More than 20 state attorneys general rejected an $18 billion settlement offer from three major drug wholesalers over resolving their alleged role in the opioid crisis, according to The Wall Street Journal.
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In a letter to the law firms of Amerisource Bergen, McKesson and Cardinal Health this week, attorneys general from 21 states spurned the $18 million deal to end numerous lawsuits seeking compensation for costs associated with the opioid crisis, the Journal reported.
The dissenting states, which includes Ohio and West Virginia, some of the hardest hit by the opioid epidemic, want the wholesalers to contribute between $22 billion and $32 billion.
"Each of you has expressed that your clients seek a settlement that is global," the letter reads. "It is our collective view that the most recently communicated offer is unlikely to achieve that goal. We invite you to discuss our specific issues more fully so that a global settlement may be reached."
The parties have been holding talks since at least October, one week before the three companies and three others -- Teva Pharmaceutical, Walgreens and a small distributor called Henry Schein -- were set to go to trial in Cleveland, Ohio.
There are a slew of other drug industry defendants, including CVS and Walgreens, that have been swept up in the landmark federal opioid trial in which more than 2,600 lawsuits, the majority from states and localities, have been consolidated in an effort to force the companies to pay for the drug crisis.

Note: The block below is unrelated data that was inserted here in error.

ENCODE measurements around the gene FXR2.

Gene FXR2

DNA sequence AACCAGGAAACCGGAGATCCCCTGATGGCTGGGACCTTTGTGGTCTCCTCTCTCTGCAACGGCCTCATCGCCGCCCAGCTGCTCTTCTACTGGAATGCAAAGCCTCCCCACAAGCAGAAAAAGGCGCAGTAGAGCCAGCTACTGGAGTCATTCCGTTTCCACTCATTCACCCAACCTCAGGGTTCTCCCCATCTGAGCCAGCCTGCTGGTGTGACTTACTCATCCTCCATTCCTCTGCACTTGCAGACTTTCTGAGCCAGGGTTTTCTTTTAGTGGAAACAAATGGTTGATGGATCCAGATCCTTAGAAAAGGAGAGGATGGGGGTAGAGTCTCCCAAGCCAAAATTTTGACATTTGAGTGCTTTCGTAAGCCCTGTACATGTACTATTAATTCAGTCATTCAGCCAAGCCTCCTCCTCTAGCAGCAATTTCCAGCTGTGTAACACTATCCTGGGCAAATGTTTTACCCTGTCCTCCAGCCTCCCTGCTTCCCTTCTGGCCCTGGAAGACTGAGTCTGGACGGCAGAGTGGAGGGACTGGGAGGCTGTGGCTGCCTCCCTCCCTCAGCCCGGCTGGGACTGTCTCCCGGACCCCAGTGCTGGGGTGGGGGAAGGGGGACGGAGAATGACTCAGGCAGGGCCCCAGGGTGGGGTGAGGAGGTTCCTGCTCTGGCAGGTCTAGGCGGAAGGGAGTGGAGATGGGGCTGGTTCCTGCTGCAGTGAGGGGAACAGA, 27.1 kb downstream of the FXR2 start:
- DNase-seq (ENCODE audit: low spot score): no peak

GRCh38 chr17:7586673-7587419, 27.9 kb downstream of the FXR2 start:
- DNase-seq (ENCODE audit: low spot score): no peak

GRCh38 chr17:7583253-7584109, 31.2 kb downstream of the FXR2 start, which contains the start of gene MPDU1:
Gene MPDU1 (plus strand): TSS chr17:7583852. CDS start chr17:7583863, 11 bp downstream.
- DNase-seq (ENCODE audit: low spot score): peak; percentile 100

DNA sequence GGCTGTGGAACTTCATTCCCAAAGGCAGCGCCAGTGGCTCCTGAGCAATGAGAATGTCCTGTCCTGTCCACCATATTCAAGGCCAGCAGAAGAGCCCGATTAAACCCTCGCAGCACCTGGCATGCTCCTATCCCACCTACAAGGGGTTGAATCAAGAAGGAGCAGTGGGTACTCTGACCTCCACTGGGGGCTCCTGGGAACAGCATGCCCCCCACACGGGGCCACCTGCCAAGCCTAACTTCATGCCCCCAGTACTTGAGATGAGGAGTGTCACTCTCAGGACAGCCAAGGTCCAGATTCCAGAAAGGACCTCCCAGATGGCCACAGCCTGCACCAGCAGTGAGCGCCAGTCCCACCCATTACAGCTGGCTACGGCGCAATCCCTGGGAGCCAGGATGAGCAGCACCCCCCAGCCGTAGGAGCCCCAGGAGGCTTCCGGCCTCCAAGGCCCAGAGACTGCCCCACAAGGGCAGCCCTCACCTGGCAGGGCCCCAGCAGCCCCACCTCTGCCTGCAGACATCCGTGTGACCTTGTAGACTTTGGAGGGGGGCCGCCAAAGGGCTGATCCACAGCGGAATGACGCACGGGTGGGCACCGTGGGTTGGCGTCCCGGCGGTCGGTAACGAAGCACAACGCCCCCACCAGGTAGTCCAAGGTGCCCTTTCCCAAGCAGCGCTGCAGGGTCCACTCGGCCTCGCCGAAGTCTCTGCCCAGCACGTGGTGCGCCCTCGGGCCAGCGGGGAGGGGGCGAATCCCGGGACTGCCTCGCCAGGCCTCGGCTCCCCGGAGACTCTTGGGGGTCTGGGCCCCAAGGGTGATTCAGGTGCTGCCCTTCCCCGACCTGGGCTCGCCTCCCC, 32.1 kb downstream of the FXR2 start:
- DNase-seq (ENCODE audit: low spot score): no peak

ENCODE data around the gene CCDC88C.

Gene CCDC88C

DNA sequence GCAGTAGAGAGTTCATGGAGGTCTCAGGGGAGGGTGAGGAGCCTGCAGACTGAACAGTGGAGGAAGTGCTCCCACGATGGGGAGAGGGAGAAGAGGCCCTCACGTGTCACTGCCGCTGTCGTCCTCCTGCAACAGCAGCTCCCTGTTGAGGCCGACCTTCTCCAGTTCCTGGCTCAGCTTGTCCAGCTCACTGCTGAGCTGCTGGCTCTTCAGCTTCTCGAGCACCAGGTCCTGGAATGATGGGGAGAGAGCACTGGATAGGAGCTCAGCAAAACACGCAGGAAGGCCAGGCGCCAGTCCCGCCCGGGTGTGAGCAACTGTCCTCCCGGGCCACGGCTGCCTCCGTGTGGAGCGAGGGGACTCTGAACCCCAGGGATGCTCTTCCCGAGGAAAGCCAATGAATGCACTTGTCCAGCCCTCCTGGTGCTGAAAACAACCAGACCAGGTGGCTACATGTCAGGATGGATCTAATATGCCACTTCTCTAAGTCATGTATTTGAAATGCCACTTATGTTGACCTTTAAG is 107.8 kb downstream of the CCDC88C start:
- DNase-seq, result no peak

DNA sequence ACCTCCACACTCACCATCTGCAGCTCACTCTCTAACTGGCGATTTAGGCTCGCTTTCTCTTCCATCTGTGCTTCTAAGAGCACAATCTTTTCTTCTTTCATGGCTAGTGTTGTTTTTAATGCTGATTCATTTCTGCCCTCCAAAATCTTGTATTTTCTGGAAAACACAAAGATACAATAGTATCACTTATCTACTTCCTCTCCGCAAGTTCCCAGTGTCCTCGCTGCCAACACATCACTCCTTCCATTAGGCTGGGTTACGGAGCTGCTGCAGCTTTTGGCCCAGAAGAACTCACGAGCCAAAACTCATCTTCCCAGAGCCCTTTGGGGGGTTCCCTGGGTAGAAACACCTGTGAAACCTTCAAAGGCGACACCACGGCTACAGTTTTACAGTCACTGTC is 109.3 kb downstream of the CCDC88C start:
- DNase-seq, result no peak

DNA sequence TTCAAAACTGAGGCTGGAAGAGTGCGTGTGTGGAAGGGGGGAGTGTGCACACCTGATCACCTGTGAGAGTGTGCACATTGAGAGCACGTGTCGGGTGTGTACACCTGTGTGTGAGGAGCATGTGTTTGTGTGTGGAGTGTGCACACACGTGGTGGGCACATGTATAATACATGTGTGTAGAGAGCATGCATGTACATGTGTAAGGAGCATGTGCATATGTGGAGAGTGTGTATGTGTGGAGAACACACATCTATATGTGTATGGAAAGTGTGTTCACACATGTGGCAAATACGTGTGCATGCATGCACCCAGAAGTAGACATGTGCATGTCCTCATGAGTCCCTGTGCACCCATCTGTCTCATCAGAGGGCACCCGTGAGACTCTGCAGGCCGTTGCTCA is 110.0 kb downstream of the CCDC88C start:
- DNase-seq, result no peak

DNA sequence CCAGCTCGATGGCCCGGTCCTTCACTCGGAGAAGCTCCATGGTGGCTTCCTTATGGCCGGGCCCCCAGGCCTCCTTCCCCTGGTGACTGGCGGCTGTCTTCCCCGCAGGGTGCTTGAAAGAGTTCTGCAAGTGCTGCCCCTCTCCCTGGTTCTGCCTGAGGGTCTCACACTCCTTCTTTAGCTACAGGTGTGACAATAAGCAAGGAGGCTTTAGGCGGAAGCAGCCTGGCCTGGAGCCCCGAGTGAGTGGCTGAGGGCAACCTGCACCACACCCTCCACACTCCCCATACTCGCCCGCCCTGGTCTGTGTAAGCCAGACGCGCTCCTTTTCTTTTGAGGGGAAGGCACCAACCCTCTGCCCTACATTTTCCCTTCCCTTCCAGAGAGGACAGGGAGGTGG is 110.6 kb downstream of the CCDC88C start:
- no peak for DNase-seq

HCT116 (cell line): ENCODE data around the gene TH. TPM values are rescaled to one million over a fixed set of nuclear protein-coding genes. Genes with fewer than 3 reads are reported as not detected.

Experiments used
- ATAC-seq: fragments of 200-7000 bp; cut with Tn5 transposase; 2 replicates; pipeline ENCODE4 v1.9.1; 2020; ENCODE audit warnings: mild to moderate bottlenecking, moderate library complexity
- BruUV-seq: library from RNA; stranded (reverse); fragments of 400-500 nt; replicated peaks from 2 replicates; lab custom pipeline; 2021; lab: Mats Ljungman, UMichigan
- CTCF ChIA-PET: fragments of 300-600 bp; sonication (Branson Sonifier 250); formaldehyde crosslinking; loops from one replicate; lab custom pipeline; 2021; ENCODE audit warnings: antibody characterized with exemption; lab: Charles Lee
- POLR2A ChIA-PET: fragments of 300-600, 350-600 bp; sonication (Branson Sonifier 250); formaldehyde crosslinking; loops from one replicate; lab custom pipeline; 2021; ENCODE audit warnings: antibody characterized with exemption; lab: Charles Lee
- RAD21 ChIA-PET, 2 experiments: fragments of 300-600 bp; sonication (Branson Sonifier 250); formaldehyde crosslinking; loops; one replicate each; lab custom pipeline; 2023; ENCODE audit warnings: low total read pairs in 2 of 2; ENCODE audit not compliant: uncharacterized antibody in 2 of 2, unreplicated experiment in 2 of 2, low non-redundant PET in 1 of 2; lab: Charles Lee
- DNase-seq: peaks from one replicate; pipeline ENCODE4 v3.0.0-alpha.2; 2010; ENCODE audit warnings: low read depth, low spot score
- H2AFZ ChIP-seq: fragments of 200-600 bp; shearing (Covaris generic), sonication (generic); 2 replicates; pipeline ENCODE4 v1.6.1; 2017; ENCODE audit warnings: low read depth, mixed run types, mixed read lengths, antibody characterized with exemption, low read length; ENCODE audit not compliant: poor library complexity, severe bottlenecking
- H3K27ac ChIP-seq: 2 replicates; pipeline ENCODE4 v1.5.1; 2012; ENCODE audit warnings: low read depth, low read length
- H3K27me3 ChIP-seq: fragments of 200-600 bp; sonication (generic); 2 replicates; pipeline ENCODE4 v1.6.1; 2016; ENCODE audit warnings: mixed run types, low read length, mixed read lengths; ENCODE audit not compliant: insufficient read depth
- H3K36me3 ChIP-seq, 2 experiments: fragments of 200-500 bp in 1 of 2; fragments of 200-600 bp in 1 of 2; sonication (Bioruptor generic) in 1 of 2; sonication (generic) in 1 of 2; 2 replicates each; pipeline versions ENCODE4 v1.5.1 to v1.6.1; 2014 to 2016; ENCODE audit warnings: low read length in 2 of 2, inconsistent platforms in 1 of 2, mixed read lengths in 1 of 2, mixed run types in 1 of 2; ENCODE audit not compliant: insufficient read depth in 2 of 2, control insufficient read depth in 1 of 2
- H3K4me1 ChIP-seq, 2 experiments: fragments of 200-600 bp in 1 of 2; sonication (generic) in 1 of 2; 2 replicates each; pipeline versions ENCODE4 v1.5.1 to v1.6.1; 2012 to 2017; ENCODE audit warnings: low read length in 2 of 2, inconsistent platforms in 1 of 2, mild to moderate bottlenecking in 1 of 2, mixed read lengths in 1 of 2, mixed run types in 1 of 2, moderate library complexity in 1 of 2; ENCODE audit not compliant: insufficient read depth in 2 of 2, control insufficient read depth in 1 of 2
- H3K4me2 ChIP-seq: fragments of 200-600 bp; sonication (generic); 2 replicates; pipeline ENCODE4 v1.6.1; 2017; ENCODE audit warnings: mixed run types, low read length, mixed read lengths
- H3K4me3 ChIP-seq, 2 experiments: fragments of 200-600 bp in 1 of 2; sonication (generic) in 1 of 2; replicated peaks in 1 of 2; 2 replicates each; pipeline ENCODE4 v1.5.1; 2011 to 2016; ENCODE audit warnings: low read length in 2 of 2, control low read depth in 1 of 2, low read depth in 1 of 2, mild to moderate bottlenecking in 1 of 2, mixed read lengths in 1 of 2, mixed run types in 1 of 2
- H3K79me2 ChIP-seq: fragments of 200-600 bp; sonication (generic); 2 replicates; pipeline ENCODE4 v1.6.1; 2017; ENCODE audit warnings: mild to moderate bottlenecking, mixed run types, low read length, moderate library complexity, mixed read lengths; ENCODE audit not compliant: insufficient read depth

|CVS||CVS HEALTH CORPORATION||71.37||-0.63||-0.88%|
|WBA||WALGREENS BOOTS ALLIANCE INC.||52.85||-0.72||-1.34%|
|TEVA||TEVA PHARMACEUTICALS INDUSTRIES LTD.||12.22||-0.35||-2.78%|
In a statement to the Journal, AmeriSource Bergen said it's committed to a "fair negotiated resolution" but will continue to defend itself in court and is preparing for upcoming trials. McKesson, which said it's also prepared to defend itself in litigation, said it is focused on "finalizing a global settlement structure that would serve as the best path forward to provide billions of dollars in immediate funding and relief to states and local communities."
In 2017, more than 70,000 people died from drug overdoses, about two-thirds of which were linked to opioids, according to the Centers for Disease Control and Prevention. According to the lawsuits, the opioid drugmakers caused this epidemic by misleading the public about the dangers of opioid painkillers, while overplaying their benefits, and distributors exacerbated it by continuing to supply pills, despite knowing that individuals might be abusing them.
Opioid manufacturers and drugmakers deny these allegations.
In September, Oxycontin maker Purdue Pharma filed for bankruptcy, days after reaching a tentative $12 billion settlement for its role in the opioid crisis.